[Top][All Lists]

[Date Prev][Date Next][Thread Prev][Thread Next][Date Index][Thread Index]

Re: Adding with-editor to Emacs?

From: Jonas Bernoulli
Subject: Re: Adding with-editor to Emacs?
Date: Sat, 02 Sep 2023 20:12:40 +0200

Eli Zaretskii <eliz@gnu.org> writes:

>> From: Jonas Bernoulli <jonas@bernoul.li>
>> Cc: stefankangas@gmail.com, emacs-devel@gnu.org, rms@gnu.org
>> Date: Fri, 01 Sep 2023 22:23:43 +0200
>> Eli Zaretskii <eliz@gnu.org> writes:
>> >> > Emacs knows very well where to find its corresponding emacsclient.
>> >> 
>> >> I wasn't aware of that.  How can I make use of that knowledge?  I.e.,
>> >> is there a function that answers the question "what is the path of the
>> >> emacsclient that was installed with this version of emacs"?
>> >
>> > When Emacs runs installed, emacsclient is in the same directory where
>> > we install the Emacs binary, so emacsclient should be in
>> > invocation-directory.
>> "I have seen things you wouldn't believe..."
>> I wish this was true, but unfortunately keep coming up with new and
>> innovative ways of not doing that.  The worst platform is macOS, but I
>> also had to add a special case for Debian.  Users or distributions may
>> install emacs in a weird location, and then symlink emacs onto $PATH
>> (but without doing the same for emacsclient).  It is also possible to
>> install multiple versions of emacs in the same directory and append
>> version strings to the installed binaries.  To select one of these
>> versions a user/distribution may add a symlink named symlink in the
>> same directory.  One may or may not do the same for emacsclient.  If
>> emacsclient isn't a symlink, then an ancient emacsclient may still be
>> leftover from an earlier manual installed that was not properly
>> uninstalled. ...
> Then I guess you should describe all those atrocities in detail, so
> that we could perhaps devise ways of handling it.

I do not have a list of those atrocities and I do not have the bandwidth
and motivation to compile that in the next few months.  I have code that
deals with it though (with-editor-locate-emacsclient and the functions
it uses).  Using git to trace the history of that code, would give you
commits with explanations and/or links to places were the issues that
are being addressed were described.

> Also, since the client-server protocol doesn't change much, there's
> usually no need to insist on invoking the emacsclient that came with
> this particular Emacs, you can use any other.

True, but because breaking changes have happened, this doesn't *always*

By the way, my code does not insist on an exact match.  It first tries
to find an emacsclient with matching x.y.z, if that fails x.y, and if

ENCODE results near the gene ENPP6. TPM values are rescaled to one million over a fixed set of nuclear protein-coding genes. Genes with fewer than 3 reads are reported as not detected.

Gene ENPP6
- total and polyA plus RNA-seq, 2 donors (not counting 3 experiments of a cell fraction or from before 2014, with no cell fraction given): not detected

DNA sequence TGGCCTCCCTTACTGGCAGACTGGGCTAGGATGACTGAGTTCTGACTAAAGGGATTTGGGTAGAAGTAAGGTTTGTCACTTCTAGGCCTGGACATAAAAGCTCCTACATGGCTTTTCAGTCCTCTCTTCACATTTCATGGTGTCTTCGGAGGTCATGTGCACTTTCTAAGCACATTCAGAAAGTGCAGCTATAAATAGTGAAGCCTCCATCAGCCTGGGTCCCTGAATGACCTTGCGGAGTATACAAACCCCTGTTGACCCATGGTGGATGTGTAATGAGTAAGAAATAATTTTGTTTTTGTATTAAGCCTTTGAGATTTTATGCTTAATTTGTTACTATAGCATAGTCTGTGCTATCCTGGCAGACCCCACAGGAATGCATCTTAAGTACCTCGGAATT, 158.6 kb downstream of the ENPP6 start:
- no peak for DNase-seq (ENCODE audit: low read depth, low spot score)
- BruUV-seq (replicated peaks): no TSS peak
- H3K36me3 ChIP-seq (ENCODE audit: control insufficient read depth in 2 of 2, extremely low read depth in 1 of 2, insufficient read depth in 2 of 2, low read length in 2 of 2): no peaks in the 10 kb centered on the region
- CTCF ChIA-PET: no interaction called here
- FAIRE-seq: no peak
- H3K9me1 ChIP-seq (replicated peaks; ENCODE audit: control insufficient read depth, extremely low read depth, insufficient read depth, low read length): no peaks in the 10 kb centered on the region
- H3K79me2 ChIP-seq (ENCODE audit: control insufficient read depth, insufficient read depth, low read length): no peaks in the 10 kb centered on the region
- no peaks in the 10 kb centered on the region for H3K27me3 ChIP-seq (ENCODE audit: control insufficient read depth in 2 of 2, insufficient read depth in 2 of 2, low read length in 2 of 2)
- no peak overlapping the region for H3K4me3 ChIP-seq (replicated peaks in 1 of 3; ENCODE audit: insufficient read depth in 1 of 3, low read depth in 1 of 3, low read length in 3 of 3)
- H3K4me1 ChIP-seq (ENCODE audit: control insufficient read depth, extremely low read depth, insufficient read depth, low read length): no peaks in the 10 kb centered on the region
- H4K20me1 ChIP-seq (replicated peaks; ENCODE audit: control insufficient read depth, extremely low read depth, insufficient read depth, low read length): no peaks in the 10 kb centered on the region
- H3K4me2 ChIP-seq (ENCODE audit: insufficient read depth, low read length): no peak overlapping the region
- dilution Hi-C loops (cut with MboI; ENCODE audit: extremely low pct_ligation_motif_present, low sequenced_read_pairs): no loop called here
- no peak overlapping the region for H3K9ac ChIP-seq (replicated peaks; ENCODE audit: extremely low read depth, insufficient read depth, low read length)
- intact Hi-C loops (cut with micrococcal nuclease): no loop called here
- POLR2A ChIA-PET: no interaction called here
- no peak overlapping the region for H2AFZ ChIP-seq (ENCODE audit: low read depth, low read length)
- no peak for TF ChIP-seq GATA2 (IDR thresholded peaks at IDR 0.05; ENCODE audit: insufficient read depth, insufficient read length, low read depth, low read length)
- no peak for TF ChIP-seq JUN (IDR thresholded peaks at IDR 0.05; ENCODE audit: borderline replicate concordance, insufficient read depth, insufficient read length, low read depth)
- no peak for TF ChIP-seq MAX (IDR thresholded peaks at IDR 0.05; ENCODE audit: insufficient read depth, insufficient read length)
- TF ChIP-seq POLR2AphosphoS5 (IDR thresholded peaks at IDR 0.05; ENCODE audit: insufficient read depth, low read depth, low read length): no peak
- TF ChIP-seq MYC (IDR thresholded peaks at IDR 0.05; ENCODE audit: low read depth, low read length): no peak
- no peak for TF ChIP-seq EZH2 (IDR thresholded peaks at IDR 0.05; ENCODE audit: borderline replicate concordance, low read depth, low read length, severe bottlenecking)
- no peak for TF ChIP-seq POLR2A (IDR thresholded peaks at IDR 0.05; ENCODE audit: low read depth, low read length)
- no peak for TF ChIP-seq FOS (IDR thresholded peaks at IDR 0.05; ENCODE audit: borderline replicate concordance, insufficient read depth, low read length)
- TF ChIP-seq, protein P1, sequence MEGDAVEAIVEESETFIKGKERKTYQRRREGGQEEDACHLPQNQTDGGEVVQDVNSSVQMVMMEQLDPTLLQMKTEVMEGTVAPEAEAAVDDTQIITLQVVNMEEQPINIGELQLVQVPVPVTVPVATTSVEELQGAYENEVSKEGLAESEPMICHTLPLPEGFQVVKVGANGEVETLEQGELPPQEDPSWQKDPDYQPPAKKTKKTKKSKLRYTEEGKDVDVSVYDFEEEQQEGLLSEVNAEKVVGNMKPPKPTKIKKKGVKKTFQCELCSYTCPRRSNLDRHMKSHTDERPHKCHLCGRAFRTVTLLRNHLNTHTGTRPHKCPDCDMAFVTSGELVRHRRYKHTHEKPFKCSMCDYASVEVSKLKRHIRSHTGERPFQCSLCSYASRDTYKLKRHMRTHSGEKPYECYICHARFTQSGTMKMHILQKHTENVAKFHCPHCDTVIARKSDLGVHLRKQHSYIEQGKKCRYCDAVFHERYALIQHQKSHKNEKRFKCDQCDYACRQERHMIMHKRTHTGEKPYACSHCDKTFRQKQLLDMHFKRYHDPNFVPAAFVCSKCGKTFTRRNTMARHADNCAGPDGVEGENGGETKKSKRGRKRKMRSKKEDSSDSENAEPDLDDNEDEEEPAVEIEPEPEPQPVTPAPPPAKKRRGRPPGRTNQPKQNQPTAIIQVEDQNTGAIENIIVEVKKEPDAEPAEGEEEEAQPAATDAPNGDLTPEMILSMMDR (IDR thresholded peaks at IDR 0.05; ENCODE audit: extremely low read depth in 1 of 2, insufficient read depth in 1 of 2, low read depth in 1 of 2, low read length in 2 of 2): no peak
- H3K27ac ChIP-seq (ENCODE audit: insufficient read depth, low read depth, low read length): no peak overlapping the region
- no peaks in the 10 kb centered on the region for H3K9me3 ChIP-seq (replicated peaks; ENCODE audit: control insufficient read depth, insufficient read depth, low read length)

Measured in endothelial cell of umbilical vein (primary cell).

that fails too, just x is also accepted.

Maybe, if that too failed, it would work in 99% of cases to just use
whatever emacsclient was found, completely ignoring what its version is.

I have decided to not do that because I have not enough experience
debugging particular client/server incompatibilities, to do that
efficiently, when confronted with a potentially bad user report.  I do
however have a lot of experience asking the right questions when a user
shows up saying "I cannot commit, the emacsclient cannot be found".

I am not saying this is the right way.  It is the approach I arrived at,
because it allows me to waste less time remote debugging other people's
messed up Emacs installations.

>> > If Emacs runs uninstalled, emacsclient is in ../lib-src/ relative to
>> > invocation-directory.  Whether Emacs runs installed or not is
>> > determined by the value of installation-directory: if it's nil, Emacs
>> > runs installed.
>> ... and that too.
> What do you mean? the value of installation-directory is calculated
> internally by Emacs.

All I meant to say, is that, even if nobody messed up their Emacs
installations, we would still have to try two different approaches to
find the "correct" emacsclient.  Having to handle two cases is not a
biggie, the messed up installations are.

This was supposed to be my fun way of saying that.  It wasn't important.
I also considered leaving that part unanswered.

>> >> I agree that there theoretically isn't a need for this library, but it
>> >> turned out that just setting EDITOR=emacsclient in the environment of
>> >> the sub process also doesn't cut it, because for many users (who never
>> >> use emacsclient directly), would have to add some configuration to make
>> >> it work.  The core and original functionality provided by with-editor,
>> >> is making the configuration unnecessary by using heuristics.
>> >
>> > Can you elaborate on the configuration that is needed?  I always
>> > thought that emacsclient worked for everybody OOTB.
>> Sadly that isn't the case, see above.
> In what ways does "the above" mean that emacsclient doesn't work OOTB?


> Do you mean that emacsclient is installed in a place that just typing
> "emacsclient RET" at the shell prompt fails to run it?


> If so, that's
> a broken installation, and Emacs shouldn't really try to fix that.  Or
> do you mean something else?

That's a reasonable decision, and I tend to agree.